[Note: I wrote this review of The Friend by Sigrid Nunez for The East Bay Review, Oakland’s quarterly literary journal. As The East Bay Review is temporarily offline due to technical issues, I’m posting it here until The East Bay Review’s triumphant return.]
Published February 2018 by Riverhead Books
$25.00 Hardcover ISBN: 978-0735219441
The Friend tells the story of an unnamed writer who inherits her best friend’s Great Dane after her friend has committed suicide, but it covers a lot more ground than that. The book’s triple epigraph should warn readers of The Friend’s complicated nature. The first is by Natalia Ginzburg, about the futility of “consoling yourself for your grief by writing;” the second is about a dog in Hans Christian Anderson’s “The Tinderbox;” and the third is from Nicholas Baker in the Paris Review: “The question of any novel is really trying to answer is, Is life worth living?”
These lines run the length of The Friend, alongside musings on trauma and abuse; muteness, blindness, and disability; the changing literary world; and sexual harassment and assault.
The Friend is audacious, often thorny writing. Addressed as an elegy to the narrator’s womanizing friend, the novel doesn’t shy away from his adulterous ways, his affairs with students, his confusion and anger with the changing status of sexuality in the classroom. It’s hard not to wonder if author Sigrid Nunez was the victim of unfortunate timing, with growing conversations about sexual harassment in academia and the #MeToo movement bringing this element of her title character into awkward focus.
But Nunez engages intensely with the nameless friend’s faults, refusing to minimize his misogyny or to condemn him for it, showing the narrator struggling with his behavior before and after his death. Readers fed up with stories of straight white men who are beloved despite their dehumanizing treatment of the women in their lives may decide to skip this novel, and have my blessing. Those who proceed anyway will find their concerns addressed explicitly in the book: in the first chapter, at the friend’s funeral, the narrator overhears an attendee noting “Now he’s officially a dead white male.”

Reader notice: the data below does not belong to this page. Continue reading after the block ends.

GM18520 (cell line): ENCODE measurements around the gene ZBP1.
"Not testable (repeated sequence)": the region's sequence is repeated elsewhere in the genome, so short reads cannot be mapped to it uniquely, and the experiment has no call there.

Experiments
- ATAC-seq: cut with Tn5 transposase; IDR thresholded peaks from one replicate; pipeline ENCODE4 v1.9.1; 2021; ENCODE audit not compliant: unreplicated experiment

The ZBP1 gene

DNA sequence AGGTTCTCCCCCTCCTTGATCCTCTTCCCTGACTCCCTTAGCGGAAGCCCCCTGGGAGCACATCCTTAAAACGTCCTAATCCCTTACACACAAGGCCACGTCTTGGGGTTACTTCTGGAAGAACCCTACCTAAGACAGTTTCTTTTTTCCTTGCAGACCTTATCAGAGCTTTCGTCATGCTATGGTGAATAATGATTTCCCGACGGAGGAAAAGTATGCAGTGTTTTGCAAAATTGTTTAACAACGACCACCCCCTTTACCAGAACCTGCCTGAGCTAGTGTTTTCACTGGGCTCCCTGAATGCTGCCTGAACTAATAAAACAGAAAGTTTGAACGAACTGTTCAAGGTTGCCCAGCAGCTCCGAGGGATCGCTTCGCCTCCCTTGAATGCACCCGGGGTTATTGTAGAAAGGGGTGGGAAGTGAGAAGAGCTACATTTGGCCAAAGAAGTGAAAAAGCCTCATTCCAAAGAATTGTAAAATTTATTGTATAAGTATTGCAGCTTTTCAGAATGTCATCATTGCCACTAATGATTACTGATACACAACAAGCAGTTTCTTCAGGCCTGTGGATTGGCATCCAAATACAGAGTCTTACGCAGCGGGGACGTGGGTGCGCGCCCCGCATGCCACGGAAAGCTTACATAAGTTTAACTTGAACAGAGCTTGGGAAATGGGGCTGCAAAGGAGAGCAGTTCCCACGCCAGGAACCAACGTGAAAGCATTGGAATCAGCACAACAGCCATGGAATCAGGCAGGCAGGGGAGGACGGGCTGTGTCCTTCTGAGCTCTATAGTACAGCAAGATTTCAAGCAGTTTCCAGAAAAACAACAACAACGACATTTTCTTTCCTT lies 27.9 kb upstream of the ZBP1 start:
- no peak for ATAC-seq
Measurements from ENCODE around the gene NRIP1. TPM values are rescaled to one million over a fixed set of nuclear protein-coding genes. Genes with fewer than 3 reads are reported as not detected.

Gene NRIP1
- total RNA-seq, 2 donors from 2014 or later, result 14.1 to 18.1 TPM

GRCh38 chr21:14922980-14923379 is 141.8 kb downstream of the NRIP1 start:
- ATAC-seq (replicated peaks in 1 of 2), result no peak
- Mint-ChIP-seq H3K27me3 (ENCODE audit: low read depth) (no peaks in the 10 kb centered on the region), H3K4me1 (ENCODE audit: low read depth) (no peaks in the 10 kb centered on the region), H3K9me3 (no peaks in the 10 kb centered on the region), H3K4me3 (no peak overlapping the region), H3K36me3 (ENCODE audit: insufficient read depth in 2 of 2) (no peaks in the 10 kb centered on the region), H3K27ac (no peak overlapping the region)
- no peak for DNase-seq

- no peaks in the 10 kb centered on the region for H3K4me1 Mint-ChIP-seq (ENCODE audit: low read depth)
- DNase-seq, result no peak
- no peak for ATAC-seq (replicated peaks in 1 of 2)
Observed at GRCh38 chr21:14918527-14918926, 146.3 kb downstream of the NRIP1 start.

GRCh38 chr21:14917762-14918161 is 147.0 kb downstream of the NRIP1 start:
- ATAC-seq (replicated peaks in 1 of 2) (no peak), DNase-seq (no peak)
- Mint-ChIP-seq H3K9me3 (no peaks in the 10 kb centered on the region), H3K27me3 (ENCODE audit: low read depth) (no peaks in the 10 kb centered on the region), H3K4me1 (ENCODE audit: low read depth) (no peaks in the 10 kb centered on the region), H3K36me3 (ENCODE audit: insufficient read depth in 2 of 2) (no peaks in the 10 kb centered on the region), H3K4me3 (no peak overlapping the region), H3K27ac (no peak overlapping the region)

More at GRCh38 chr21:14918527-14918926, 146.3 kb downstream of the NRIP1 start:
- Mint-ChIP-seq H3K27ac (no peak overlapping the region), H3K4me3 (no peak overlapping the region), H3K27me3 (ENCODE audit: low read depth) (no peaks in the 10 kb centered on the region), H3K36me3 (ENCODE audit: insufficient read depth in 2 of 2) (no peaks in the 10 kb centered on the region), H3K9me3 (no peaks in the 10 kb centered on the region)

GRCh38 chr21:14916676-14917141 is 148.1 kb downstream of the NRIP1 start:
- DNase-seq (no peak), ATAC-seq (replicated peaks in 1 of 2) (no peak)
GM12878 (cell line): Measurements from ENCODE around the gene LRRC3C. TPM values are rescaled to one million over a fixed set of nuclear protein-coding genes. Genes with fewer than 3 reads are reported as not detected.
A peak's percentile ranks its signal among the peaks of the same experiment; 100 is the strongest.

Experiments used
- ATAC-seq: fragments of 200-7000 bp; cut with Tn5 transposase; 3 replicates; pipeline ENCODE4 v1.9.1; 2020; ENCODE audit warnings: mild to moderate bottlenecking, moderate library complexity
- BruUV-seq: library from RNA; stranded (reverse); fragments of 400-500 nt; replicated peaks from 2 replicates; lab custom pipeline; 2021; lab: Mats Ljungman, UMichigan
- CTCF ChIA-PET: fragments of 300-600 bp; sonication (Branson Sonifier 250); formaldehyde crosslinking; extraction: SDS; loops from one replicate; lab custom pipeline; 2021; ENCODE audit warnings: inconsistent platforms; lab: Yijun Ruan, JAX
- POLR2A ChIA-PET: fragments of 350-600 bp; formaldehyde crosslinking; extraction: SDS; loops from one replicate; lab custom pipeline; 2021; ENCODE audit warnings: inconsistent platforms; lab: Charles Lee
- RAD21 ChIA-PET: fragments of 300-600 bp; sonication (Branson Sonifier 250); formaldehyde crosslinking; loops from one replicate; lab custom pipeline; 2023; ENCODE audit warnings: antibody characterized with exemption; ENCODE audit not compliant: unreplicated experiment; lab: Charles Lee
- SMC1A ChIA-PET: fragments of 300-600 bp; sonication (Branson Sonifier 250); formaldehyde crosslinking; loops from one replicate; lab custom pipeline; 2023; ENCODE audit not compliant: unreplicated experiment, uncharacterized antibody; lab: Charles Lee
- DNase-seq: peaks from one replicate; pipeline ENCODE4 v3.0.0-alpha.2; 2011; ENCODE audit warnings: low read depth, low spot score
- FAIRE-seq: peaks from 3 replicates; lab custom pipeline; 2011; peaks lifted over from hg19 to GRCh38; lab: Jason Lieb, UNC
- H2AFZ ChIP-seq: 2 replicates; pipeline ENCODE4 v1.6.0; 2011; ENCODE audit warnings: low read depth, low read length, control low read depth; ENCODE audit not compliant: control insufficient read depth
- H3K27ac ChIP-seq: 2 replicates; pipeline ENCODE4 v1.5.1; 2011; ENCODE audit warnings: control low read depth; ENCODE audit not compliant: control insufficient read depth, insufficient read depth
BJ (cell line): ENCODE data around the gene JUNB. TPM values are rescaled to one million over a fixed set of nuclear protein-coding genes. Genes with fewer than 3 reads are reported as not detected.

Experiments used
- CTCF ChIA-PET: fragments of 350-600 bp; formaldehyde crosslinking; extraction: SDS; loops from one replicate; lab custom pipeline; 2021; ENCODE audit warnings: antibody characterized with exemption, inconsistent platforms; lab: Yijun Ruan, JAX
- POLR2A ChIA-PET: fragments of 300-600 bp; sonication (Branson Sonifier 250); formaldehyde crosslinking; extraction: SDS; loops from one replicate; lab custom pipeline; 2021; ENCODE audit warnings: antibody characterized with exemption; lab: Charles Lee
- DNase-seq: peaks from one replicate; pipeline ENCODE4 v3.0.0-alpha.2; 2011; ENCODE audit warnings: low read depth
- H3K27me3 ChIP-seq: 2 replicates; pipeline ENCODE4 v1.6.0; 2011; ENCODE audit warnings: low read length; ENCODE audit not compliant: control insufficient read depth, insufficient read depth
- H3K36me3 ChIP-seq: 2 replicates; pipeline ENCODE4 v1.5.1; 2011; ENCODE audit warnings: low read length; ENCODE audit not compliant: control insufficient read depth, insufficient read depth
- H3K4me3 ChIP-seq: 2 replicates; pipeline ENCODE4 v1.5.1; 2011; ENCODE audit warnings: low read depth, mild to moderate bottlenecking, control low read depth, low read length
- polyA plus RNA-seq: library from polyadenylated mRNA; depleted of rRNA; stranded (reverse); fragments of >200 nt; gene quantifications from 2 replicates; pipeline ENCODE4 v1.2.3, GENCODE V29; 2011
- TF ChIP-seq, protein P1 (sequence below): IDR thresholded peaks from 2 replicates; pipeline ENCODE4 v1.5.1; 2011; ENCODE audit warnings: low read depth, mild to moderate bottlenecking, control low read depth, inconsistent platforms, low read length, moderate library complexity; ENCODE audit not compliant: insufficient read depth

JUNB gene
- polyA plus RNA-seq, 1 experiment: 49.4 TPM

This is how Nunez approaches each question The Friend raises. On whether writing can or should be therapeutic, she cites Virginia Woolf’s assertion that in writing about her mother “I did for myself what psychoanalysts do for their patients,” and Isak Dinesen’s belief that writing could “make any sorrow bearable,” but also Natalia Ginzburg’s warning against seeking consolation in writing, and Toni Morrison’s statement that basing characters on real people is “an infringement of copyright.” The Friend is expansive, guiding readers in a thousand directions instead of one, collecting anecdotes and literary riffs on its central themes without curating these into a single argument, leaving loose ends and self-contradiction on display for the reader to consider and explore.
Through these quotes, arguments, and musings runs the story of a woman living in a very small apartment with a very large, bereaved dog. Apollo the Great Dane is the beating heart inside The Friend’s more abstract work; through his misbehavior—when brought home, he immediately lays across the narrator’s bed, and later eats her Knausgard hardcover—and his baser needs, he brings fresh air and humor into the story. Although she is loath to discuss her own sadness, the narrator’s descriptions of Apollo’s grief and her growing attachment to the dog open the door to a new language of loss, a space in which to consider the absent man through the present dog.
By its end, The Friend rewards readers with tenderness and specificity that is all the richer for being found alongside abstraction. Challenging, elegant, and expansive, The Friend delivers a stunning portrayal of grief, joy, and friendship that is completely unique.